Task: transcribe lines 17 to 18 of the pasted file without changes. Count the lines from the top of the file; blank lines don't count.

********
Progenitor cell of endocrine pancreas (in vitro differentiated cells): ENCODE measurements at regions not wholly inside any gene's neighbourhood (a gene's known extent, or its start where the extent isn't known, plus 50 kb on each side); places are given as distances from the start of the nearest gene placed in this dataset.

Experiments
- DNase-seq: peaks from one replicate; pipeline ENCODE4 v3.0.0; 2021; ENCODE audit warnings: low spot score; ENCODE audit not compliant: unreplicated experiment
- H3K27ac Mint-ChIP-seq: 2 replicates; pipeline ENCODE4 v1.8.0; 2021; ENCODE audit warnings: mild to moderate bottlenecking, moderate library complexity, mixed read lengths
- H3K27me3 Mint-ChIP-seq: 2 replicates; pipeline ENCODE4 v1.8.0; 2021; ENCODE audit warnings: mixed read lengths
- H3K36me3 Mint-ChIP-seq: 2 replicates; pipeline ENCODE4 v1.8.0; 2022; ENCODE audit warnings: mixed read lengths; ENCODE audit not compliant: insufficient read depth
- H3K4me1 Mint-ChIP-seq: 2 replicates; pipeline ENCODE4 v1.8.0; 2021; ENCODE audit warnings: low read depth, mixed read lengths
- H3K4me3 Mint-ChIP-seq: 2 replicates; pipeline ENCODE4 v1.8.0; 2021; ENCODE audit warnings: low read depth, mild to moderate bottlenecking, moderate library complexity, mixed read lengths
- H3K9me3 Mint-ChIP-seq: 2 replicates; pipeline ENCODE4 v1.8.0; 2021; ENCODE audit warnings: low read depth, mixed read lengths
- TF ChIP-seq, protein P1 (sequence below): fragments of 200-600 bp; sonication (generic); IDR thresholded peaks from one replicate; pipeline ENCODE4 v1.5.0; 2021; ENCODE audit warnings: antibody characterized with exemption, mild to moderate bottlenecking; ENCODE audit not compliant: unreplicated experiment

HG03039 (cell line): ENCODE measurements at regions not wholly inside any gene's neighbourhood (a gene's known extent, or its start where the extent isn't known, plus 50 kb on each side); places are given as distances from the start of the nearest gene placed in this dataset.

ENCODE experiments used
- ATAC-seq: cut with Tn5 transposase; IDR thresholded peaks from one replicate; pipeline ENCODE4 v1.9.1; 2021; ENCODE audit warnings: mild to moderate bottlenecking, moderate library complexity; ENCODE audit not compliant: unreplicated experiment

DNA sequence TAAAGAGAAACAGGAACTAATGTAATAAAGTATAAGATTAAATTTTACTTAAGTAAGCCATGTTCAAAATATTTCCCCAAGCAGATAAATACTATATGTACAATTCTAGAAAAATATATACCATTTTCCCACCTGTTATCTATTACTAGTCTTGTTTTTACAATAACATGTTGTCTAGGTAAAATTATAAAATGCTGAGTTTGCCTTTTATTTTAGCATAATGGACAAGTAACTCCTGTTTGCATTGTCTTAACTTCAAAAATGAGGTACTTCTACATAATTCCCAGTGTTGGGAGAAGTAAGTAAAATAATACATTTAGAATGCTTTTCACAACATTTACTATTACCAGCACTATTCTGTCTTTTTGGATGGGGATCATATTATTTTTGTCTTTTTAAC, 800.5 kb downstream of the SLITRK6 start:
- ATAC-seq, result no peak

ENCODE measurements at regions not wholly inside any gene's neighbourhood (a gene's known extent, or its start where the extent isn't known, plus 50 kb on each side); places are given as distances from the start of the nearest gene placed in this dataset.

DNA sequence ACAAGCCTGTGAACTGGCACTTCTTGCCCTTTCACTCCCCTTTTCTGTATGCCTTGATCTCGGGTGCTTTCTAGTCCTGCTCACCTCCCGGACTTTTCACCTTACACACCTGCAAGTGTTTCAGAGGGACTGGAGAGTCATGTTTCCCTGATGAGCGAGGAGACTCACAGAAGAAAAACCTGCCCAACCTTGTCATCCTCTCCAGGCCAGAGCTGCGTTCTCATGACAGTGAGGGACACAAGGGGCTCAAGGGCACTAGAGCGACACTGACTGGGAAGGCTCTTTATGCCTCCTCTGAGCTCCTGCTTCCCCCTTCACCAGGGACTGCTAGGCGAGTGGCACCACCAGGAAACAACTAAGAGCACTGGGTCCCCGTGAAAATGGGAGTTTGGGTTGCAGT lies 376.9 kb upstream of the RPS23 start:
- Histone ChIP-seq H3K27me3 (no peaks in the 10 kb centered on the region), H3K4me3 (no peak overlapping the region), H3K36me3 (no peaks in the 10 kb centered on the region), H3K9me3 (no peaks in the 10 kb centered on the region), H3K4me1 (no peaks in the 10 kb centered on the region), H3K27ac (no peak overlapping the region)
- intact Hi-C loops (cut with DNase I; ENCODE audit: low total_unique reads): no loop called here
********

DNA sequence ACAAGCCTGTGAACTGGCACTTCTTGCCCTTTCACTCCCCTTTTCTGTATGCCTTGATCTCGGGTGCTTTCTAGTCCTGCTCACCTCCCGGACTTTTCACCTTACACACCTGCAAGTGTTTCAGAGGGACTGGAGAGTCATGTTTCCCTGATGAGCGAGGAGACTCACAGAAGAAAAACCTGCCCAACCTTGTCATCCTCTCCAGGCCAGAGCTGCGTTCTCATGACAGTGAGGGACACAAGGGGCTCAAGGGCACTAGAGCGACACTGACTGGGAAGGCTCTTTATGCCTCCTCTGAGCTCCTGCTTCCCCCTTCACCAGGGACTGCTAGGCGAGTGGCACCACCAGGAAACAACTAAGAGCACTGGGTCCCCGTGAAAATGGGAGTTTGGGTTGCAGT lies 376.9 kb upstream of the RPS23 start:
- Histone ChIP-seq H3K27me3 (no peaks in the 10 kb centered on the region), H3K4me3 (no peak overlapping the region), H3K36me3 (no peaks in the 10 kb centered on the region), H3K9me3 (no peaks in the 10 kb centered on the region), H3K4me1 (no peaks in the 10 kb centered on the region), H3K27ac (no peak overlapping the region)